How Do Hurricanes Get Their Names?

Isaac, Kirk, and Lesile, oh my! As hurricane season is ramping up to its peak, all those storms swirling around in the Atlantic can get confusing. To help stop this confusion, we name tropical storms and hurricanes to more easily and clearly communicate information about them (we use numbers for tropical depressions). However, this was not always the case.

Back in the day, hurricanes were referred to by their position (latitude-longitude) or in some cultures, named after saints. This was not only hard to communicate, but confusing to the public about warnings. Thus after World War II, the navy began flying into the storms and referred to them by the international phonetic alphabet (Able, Baker, Charlie, Dog…and my personal favorite, Love) from 1950-1952. In 1953, it was decided that the storms would be named by women’s names. This was a common military practice when speaking about ships and planes, so it was carried on. The storm naming responsibility landed in the hands of the National Hurricane Center until 1977, when they relinquished naming rights to a regional naming committee with the World Meteorological Organization.

It wasn’t until 1979 that the current naming procedure was put into place. The committee decided to have 6 revolving lists of names that would repeat. These names include both male and female names that alternate and that are common in English, Spanish, or French speaking cultures. This means that the current list of storm names for the 2012 season will be repeated in 2018. The names are in alphabetic order with the “A” name used for the first storm of that year, even if it forms before the official start of hurricane season on June 1st or if the previous season did not use all the names on the list. The storm alphabet excludes the letters Q, U, X, Y, Z (how many names can you think of with those letters?). In the uniquely hyperactive seasons (let’s say 2005) when all the names in the storm alphabet are used, names are given following the Greek alphabet (Alpha, Beta, Gamma…).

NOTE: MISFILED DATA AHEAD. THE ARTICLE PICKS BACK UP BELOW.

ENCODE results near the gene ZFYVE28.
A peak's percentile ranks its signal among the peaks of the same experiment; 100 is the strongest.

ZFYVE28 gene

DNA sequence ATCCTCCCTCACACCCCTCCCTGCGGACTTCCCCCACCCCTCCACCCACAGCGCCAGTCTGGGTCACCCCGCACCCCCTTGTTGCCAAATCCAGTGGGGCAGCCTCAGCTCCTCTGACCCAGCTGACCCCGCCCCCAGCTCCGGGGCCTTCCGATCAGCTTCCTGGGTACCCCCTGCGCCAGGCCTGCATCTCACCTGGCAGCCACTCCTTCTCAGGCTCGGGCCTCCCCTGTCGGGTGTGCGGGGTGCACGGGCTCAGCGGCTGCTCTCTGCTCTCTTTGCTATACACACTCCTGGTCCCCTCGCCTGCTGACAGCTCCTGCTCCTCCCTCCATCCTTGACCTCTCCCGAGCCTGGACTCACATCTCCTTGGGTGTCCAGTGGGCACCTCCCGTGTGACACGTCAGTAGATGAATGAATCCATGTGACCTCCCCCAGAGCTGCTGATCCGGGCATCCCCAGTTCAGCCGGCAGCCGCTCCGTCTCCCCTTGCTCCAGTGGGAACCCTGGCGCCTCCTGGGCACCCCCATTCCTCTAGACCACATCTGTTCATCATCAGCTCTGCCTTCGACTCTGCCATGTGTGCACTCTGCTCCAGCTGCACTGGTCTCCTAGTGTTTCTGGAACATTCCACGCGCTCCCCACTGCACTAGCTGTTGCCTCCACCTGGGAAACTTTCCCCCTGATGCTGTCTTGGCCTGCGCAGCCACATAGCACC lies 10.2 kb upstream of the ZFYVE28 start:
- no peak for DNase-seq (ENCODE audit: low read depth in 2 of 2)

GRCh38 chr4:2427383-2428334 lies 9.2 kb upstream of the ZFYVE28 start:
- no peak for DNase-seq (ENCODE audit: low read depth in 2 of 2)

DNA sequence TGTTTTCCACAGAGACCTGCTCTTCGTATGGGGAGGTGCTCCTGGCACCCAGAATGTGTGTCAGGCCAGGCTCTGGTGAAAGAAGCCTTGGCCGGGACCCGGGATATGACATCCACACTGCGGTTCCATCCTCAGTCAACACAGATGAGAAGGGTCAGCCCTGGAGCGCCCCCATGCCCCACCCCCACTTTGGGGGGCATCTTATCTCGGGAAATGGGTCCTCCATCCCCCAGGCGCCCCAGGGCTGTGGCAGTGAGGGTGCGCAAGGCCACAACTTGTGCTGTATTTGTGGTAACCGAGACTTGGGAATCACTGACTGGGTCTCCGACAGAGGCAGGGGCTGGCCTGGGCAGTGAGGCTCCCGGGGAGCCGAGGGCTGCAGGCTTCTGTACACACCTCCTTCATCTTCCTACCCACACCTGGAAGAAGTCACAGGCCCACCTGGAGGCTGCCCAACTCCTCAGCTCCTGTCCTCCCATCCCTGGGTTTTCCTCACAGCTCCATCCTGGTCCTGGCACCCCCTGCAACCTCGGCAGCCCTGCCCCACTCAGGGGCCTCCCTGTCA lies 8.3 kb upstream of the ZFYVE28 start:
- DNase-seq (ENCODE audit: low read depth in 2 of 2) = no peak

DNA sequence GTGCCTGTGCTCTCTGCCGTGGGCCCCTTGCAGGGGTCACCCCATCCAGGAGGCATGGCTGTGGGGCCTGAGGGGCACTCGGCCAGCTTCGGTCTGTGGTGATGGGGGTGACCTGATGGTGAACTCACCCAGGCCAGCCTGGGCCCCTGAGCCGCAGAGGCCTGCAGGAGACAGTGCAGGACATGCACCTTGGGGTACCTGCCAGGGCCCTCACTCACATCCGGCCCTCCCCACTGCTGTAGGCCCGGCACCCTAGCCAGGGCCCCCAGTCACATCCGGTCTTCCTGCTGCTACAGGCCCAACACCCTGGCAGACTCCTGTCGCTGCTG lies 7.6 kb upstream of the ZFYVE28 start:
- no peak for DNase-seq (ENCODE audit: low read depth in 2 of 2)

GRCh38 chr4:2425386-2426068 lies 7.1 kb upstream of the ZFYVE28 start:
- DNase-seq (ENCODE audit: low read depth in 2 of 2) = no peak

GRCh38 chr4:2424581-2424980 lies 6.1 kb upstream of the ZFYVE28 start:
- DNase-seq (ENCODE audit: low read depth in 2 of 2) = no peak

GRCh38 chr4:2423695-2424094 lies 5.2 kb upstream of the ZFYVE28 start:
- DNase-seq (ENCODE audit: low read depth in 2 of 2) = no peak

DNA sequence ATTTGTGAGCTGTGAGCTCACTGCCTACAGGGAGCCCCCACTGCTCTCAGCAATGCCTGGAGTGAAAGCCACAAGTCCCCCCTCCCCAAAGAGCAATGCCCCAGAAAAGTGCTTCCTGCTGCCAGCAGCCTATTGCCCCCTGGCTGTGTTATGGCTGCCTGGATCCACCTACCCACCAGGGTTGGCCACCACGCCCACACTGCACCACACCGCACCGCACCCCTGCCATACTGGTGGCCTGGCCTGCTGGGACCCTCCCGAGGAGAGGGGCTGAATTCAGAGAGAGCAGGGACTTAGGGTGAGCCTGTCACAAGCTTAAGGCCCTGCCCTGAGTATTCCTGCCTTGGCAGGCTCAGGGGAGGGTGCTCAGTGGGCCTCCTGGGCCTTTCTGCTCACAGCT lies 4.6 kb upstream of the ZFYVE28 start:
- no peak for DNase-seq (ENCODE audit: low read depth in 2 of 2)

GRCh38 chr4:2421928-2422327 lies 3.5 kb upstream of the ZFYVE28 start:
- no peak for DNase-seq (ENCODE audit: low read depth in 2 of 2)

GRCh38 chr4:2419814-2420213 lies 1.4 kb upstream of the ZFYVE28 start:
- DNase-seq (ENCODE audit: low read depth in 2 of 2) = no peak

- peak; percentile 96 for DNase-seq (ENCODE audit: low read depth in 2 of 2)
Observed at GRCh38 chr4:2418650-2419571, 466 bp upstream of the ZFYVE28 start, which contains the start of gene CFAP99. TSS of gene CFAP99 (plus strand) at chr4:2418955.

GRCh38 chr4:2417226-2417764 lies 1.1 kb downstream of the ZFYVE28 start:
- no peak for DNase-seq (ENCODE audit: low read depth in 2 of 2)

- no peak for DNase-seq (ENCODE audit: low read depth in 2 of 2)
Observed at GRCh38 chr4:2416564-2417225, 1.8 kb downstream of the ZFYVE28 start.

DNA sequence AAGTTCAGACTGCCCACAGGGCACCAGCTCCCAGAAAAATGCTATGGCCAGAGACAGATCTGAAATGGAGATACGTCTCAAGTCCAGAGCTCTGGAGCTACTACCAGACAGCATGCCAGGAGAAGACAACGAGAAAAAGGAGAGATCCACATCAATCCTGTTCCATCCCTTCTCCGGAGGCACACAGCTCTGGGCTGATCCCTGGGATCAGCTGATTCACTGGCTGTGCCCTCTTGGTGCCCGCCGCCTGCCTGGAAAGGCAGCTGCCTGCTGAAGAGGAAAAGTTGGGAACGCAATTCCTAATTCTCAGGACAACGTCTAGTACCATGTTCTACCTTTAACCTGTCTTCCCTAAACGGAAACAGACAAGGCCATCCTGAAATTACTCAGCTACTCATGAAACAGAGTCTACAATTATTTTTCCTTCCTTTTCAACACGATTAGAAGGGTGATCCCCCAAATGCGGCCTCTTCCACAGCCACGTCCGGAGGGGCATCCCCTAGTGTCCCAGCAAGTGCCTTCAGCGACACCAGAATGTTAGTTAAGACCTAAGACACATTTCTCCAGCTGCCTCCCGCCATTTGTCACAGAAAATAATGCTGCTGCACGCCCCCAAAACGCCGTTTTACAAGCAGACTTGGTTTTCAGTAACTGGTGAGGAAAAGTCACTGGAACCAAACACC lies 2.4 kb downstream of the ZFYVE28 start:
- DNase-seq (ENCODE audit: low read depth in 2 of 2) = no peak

The only exception for these names is when a storm has a significant enough impact that it would be inappropriate to continue using the name. That name is then retired. Some notable retired names are Andrew (1992) and Katrina (2005). When this happens, the committee meets to discuss and replace the name on the list.

My guess is that there will be no Isaac in 2018, so we will have a new “I” name to enter the list rotation. Any guesses on what the new name will be? Leave your guess in the comments.

Angela Colbert
Meteorology & Physical Oceanography
Graduate Student
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